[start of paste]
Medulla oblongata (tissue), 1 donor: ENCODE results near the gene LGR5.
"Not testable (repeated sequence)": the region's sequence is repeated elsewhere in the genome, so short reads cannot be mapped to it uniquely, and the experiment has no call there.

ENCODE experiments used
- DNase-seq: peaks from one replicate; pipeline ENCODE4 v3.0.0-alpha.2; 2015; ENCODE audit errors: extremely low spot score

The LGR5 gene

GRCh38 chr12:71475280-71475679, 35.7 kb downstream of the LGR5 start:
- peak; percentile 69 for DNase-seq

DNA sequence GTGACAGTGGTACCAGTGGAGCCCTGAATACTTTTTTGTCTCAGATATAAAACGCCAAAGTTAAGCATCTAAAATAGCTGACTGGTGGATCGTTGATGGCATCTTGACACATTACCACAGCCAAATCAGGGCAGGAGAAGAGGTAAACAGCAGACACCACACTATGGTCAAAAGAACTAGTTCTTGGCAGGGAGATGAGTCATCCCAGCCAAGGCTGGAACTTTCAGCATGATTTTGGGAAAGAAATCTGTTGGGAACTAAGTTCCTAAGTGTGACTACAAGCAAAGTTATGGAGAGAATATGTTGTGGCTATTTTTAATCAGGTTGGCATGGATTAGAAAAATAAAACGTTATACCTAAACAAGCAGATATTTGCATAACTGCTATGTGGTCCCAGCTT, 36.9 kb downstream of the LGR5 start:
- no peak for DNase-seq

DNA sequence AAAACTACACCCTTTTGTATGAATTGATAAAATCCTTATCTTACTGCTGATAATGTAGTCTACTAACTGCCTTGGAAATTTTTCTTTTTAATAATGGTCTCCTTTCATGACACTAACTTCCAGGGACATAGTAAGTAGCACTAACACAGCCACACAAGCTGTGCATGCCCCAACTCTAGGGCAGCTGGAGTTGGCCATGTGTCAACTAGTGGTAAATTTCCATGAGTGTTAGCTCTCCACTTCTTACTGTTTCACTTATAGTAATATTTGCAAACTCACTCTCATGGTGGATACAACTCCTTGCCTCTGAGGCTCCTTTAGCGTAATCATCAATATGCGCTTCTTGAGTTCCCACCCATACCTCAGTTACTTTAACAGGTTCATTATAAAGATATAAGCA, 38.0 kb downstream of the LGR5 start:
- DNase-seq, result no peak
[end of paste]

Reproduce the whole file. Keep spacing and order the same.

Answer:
Medulla oblongata (tissue), 1 donor: ENCODE results near the gene LGR5.
"Not testable (repeated sequence)": the region's sequence is repeated elsewhere in the genome, so short reads cannot be mapped to it uniquely, and the experiment has no call there.

ENCODE experiments used
- DNase-seq: peaks from one replicate; pipeline ENCODE4 v3.0.0-alpha.2; 2015; ENCODE audit errors: extremely low spot score

The LGR5 gene

GRCh38 chr12:71475280-71475679, 35.7 kb downstream of the LGR5 start:
- peak; percentile 69 for DNase-seq

DNA sequence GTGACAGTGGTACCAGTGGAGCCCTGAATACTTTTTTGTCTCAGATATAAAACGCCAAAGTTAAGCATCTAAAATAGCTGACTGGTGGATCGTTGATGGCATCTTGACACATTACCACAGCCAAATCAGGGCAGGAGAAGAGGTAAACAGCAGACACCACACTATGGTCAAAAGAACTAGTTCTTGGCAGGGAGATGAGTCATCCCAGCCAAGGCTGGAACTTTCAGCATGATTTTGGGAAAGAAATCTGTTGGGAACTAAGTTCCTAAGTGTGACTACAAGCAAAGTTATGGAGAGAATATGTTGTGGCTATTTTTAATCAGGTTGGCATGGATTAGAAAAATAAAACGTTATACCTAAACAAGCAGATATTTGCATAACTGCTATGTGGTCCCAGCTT, 36.9 kb downstream of the LGR5 start:
- no peak for DNase-seq

DNA sequence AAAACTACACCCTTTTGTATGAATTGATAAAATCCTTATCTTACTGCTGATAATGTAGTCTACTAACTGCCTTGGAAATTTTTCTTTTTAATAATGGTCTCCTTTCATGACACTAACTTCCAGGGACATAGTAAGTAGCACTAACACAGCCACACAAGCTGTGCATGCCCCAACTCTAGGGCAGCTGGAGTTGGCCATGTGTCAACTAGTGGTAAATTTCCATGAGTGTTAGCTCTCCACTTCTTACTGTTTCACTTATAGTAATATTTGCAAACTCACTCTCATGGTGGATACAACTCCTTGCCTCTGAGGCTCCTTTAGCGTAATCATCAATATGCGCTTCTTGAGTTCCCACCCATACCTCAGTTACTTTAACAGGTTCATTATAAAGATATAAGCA, 38.0 kb downstream of the LGR5 start:
- DNase-seq, result no peak